Last words about the GOP governor's race
Thu March 4, 2010 9:58 am

Perry’s decisive victory over a sitting United States Senator is going to propel him into national prominence. Republican power brokers will have to take notice of him as a potential presidential candidate, if they haven’t already done so. Who on the Republican side would make a better candidate? Mitt Romney is probably the best the R’s have from the standpoint of intellectual firepower, but he can’t inspire people. Everybody mentions his religion, but the greater problem is that he doesn’t come across as a regular guy that you would want to go hunting with. There is a group of governors–Pawlenty of Minnesota, Daniels of Indiana, Barbour of Mississippi, Jindal of Louisiana–who will explore their possibilities. And, of course, there is Palin. She has the inspirational qualities to be president but not the intellectual qualities. And she’s just too polarizing to win a general election. If you really analyze the situation, Perry has the best combination of personality and message of anyone on the Republican wannabe train. The Hutchison race was the perfect test for him. He was like the boxer who gets to fight a contender with a big reputation and a good record but who actually has a glass jaw and can be put away early in the fight.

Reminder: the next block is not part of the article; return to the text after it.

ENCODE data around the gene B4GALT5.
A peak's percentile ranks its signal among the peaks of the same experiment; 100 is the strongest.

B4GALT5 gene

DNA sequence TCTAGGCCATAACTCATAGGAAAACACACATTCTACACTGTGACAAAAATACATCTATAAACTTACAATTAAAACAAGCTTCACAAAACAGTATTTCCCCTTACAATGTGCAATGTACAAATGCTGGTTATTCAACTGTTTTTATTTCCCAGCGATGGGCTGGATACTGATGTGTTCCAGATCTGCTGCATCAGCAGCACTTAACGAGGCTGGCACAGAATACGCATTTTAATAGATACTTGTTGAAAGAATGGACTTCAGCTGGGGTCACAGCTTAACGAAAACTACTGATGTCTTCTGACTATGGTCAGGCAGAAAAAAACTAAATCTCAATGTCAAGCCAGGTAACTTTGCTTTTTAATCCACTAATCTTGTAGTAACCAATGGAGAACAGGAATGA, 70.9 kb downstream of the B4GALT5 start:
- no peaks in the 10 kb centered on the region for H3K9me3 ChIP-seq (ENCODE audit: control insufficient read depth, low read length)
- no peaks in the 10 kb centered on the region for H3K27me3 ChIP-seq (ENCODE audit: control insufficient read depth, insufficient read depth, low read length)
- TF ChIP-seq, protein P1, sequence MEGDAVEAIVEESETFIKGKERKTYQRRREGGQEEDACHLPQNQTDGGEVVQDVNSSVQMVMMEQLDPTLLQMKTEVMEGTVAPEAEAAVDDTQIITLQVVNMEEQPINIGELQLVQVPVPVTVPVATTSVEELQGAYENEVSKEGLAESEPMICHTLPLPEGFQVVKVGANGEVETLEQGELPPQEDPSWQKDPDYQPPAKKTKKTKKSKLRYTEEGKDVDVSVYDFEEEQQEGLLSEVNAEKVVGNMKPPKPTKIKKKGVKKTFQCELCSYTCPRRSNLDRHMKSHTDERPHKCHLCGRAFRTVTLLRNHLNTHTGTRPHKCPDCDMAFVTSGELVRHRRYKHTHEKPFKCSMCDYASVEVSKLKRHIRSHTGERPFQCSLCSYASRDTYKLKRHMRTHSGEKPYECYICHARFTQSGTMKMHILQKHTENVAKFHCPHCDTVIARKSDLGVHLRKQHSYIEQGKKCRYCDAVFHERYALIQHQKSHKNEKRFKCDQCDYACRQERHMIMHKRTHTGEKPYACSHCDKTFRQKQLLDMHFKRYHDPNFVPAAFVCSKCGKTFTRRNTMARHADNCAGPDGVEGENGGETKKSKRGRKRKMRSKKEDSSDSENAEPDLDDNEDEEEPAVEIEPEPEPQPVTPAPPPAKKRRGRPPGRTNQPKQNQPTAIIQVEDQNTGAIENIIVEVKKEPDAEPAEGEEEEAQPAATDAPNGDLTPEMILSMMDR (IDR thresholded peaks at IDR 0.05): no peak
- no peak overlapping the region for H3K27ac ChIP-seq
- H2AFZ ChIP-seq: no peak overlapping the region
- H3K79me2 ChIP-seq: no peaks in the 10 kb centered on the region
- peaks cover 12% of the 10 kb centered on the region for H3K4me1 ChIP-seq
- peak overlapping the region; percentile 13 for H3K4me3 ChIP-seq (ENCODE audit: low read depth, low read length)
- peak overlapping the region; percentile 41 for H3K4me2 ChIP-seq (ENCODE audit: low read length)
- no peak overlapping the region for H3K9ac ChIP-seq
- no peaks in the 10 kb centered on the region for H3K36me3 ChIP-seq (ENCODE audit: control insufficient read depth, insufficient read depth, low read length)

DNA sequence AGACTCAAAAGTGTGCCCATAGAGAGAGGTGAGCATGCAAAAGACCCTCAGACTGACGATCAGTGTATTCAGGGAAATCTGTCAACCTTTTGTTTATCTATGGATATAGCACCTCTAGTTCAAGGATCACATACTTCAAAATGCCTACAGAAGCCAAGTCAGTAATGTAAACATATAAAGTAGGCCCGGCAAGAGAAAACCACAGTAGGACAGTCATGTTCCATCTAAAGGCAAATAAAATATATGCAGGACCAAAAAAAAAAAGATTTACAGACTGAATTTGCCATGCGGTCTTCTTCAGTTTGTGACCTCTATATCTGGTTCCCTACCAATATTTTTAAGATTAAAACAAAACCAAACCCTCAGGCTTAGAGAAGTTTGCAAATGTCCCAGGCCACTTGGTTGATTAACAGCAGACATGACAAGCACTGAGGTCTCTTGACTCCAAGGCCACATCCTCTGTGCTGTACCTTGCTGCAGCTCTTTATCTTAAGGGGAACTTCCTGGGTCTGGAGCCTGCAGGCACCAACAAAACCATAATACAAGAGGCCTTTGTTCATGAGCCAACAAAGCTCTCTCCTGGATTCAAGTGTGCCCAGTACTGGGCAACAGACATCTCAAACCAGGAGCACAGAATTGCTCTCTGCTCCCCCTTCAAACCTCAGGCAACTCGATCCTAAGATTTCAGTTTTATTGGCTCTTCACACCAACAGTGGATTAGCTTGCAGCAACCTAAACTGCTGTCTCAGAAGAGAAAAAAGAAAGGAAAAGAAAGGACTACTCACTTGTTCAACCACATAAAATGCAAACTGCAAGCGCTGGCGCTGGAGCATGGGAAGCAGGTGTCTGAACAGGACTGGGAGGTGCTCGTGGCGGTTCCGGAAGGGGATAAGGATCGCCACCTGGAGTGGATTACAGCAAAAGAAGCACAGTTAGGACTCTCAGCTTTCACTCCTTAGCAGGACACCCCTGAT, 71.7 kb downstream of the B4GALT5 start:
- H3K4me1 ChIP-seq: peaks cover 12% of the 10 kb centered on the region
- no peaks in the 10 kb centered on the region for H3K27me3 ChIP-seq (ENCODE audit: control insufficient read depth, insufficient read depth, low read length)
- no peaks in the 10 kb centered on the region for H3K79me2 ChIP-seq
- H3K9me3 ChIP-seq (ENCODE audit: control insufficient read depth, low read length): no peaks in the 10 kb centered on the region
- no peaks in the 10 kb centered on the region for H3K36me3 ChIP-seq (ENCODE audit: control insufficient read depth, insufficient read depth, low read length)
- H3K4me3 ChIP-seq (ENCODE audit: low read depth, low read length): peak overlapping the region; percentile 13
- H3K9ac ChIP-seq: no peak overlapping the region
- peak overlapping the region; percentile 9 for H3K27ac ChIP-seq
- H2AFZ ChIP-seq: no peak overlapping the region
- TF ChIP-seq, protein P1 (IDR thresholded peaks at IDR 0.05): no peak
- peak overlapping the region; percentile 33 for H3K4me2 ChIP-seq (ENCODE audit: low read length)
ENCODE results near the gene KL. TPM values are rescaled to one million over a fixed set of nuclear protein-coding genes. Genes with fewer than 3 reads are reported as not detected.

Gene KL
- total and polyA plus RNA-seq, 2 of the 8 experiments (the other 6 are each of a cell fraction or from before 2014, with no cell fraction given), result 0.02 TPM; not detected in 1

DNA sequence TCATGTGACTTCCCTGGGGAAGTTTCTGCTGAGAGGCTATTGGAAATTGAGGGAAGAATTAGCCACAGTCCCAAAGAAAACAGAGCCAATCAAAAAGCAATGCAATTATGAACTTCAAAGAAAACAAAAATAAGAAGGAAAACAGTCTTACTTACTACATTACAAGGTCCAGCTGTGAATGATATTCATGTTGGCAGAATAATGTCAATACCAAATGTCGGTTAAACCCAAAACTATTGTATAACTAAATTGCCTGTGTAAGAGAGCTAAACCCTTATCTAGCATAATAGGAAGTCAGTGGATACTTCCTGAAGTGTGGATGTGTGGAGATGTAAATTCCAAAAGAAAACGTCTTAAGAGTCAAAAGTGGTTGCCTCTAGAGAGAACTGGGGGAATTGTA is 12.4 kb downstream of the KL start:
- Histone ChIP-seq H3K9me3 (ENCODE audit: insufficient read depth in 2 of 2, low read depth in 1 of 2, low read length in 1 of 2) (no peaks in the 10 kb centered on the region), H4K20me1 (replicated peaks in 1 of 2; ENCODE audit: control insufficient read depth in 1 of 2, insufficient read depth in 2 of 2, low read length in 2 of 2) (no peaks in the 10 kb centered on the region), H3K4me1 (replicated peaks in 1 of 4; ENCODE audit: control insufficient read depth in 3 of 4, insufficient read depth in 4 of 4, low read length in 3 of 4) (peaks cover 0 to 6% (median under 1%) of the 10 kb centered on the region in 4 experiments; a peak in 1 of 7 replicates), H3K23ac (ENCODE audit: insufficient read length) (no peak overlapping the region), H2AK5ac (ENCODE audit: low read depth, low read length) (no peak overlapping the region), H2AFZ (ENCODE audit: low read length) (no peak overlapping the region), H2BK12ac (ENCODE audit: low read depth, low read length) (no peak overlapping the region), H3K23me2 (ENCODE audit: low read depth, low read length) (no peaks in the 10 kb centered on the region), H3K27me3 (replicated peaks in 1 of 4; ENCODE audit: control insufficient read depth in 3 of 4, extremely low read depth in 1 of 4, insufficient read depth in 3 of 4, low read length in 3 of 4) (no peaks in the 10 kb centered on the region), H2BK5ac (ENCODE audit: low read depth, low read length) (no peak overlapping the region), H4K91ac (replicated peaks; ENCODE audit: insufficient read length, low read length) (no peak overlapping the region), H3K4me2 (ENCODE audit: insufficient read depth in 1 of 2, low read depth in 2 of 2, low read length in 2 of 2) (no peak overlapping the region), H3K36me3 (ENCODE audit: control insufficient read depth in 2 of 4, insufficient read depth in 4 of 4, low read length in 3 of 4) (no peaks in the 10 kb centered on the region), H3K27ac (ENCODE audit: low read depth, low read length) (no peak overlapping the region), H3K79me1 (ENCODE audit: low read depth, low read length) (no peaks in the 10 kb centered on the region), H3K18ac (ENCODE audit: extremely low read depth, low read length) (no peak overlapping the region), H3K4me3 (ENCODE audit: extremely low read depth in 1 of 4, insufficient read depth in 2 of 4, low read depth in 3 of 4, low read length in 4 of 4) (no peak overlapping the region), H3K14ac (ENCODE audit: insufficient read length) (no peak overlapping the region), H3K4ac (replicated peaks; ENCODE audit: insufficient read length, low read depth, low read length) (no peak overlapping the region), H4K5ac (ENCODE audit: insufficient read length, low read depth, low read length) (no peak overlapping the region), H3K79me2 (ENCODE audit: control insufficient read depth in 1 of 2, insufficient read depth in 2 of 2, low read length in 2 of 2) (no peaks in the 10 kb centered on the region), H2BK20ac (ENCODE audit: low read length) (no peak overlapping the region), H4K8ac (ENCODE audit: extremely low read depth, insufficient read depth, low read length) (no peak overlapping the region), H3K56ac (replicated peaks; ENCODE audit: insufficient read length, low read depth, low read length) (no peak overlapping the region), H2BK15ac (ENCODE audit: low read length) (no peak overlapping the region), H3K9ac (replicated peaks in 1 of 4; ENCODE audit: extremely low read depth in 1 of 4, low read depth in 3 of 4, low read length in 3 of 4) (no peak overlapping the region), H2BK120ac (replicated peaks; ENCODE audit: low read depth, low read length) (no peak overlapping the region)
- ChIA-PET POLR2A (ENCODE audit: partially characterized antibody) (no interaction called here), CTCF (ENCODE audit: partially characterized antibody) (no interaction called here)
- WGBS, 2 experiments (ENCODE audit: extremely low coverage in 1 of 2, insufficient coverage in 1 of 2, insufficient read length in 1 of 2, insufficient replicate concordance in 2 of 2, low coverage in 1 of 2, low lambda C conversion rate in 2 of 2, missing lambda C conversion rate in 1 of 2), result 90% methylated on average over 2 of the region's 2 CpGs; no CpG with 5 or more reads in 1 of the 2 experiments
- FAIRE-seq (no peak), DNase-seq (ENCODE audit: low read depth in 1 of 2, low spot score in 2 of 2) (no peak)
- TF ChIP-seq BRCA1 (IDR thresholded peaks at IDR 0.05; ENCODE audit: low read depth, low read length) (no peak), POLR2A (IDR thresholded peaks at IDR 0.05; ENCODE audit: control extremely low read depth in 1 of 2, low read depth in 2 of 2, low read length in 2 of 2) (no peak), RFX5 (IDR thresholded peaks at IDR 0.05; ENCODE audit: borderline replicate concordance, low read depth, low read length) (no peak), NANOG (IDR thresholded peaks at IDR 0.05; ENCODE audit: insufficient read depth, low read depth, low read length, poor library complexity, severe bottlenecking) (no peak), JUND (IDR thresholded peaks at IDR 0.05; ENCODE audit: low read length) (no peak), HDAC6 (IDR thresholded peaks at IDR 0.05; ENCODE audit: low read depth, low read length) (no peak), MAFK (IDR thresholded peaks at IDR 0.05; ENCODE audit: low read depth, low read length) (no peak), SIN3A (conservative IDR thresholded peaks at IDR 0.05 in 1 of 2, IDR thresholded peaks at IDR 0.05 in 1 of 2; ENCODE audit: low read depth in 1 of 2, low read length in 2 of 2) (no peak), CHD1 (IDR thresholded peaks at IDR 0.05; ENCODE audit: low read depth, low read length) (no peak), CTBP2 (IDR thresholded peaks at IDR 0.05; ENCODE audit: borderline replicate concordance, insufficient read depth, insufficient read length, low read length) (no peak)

Anyone who doesn’t recognize Perry’s political talent by this time has to be deaf, dumb, and blind. He has assembled an electoral juggernaut that is brutally efficient. The Perry team knew in 2008 the strategy they were going to use against Hutchison in 2010. I was working on a story about the race for the February 09 issue, and they told me what it was – that Hutchison was a spender, an appropriator, and they were going to shove Washington and all its sins into her lap. They didn’t care whether Hutchison knew it. That’s how confident they were about this race. Perry lives, eats, and breathes politics 24/7. That’s his strength, and also his weakness. But he is far better at it than anybody Texas has produced–better than Bush, better than Richards. The only Texan I can think of who had a similar focus on nothing but politics was Lyndon Johnson. Or, I should say, LBJ as portrayed by Robert Caro.